3) Other solutions exist and are working.
Here in Boston, we have been traveling in shared electric vehicles for years. They are called MBTA subway cars. And it is not because we are “early adopters” – Americans have had access to a variety of cheap, convenient, zero-carbon or potentially zero-carbon transportation modes for centuries.
There are communities within the United States and around the world in which those modes of travel predominate. The typical resident of the New York City urban area, for example, drives half as much each day as the average resident of the Oklahoma City area, while the average resident of New York City proper drives far less than the average resident of the New York urban area as a whole. Beyond big cities, many smaller towns and cities – especially college towns – have elevated biking and walking to be central forms of transportation. And let’s not even get started about bullet trains in Japan, subways in Paris, or bikes in Amsterdam.
For a variety of reasons (many of them listed below), cities with vibrant low-carbon transportation cultures will want to keep and build upon them, while other communities may aspire to follow in their footsteps. Vehicle electrification will be important in these communities as well, as every city and town uses motorized transport to some extent, and all will need to decarbonize. But electrification may prove to be a supportive strategy in many communities, even as it plays a starring role in others. That’s important to keep in mind as we develop national and state-level policy.
4) An integrated strategy maximizes co-benefits.
Electrifying vehicles reduces pollution. It does not solve congestion, provide transportation access to those without it, prevent deaths and injuries from crashes, or make the fiscal trainwreck of our current transportation system any less trainwreck-y. There are policies and strategies – many of them highlighted in our upcoming report, A New Way Forward – that achieve several of these goals at once. Keeping in mind the “co-benefits” of emission reduction strategies can help ensure that the steps we take to decarbonize transportation – including electrification – work synergistically to maximize benefits for society. It can also create opportunities to build coalitions of people and groups – including those for whom climate change might not be a motivating concern – that are capable of overcoming entrenched bureaucratic inertia and special interest opposition to achieve transformation.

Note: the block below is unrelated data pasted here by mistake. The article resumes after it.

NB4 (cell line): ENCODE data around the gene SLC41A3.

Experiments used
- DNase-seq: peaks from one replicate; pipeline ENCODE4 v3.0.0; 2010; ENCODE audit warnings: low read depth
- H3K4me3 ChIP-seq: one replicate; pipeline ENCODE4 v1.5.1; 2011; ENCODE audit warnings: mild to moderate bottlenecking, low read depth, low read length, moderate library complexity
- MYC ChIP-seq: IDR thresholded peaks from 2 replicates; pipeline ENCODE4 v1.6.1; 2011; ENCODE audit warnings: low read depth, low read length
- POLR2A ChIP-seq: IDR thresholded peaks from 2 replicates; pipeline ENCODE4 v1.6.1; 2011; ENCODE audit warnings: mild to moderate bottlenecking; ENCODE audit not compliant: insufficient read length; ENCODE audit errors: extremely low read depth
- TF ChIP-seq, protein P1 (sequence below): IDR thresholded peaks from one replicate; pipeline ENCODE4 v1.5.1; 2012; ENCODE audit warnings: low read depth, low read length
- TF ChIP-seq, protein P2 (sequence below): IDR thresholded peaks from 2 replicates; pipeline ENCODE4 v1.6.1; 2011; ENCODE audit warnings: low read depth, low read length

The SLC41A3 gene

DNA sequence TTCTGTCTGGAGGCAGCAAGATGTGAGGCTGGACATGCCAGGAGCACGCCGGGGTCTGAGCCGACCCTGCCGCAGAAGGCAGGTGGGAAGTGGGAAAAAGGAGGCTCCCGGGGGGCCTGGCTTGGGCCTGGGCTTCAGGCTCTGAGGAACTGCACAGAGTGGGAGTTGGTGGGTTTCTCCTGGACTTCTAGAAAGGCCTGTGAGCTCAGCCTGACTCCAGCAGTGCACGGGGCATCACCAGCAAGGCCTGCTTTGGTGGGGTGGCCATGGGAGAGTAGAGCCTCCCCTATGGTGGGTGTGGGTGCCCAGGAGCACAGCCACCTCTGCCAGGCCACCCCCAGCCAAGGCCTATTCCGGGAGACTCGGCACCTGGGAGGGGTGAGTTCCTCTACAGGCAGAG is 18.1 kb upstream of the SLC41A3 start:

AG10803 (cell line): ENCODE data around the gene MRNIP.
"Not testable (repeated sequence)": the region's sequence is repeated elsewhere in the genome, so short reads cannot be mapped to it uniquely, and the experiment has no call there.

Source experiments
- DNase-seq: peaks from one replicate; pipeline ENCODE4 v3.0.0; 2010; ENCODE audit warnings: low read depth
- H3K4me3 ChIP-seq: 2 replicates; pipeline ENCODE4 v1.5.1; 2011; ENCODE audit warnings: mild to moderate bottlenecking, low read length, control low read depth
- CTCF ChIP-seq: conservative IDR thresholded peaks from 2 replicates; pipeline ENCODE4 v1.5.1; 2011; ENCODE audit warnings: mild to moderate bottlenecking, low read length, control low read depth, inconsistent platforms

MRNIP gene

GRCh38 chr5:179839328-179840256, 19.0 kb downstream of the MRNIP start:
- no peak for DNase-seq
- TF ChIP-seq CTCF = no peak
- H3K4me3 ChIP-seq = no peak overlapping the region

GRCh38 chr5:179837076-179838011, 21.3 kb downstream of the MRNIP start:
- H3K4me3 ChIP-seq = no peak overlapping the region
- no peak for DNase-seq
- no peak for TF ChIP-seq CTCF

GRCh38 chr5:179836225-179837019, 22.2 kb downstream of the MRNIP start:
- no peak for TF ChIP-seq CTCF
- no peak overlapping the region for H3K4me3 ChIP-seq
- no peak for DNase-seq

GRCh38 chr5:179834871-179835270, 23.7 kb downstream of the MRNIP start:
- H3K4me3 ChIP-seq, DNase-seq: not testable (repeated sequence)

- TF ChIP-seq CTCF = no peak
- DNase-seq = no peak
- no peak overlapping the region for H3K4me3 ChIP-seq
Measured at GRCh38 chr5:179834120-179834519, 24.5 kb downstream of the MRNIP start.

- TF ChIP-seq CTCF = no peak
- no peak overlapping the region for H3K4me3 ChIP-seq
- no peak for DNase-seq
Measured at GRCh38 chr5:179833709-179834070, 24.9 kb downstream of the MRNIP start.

5) We need a Plan B.
Over the past year and a half, the price of gasoline has collapsed, bringing with it a resurgence in vehicle travel and greenhouse gas emissions from transportation. The experience is a reminder that history does not always move in a straight line, and that major transitions can experience both sudden bursts of forward momentum and unexpected setbacks. The transition to electric vehicles may experience several such setbacks over the next few decades. Pursuing multiple strategies to curb carbon emissions from transportation can ensure that those setbacks are not too damaging, and that they enable us to continue to move on a path toward the zero-carbon transportation future we need to achieve if we are to prevent the worst impacts of global warming.
Previous posts in this series:
1. We Can Do It: A Zero-Carbon Transportation System Is Possible
2. Achieving the Impossible: Unlocking the Power of Transformation
3. Can Old Cooks Learn New Recipes? Technology, Institutional Change and Green Transporation
Associate Director and Senior Policy Analyst, Frontier Group
Tony Dutzik is associate director and senior policy analyst with Frontier Group. His research and ideas on climate, energy and transportation policy have helped shape public policy debates across the U.S., and have earned coverage in media outlets from the New York Times to National Public Radio. A former journalist, Tony lives and works in Boston.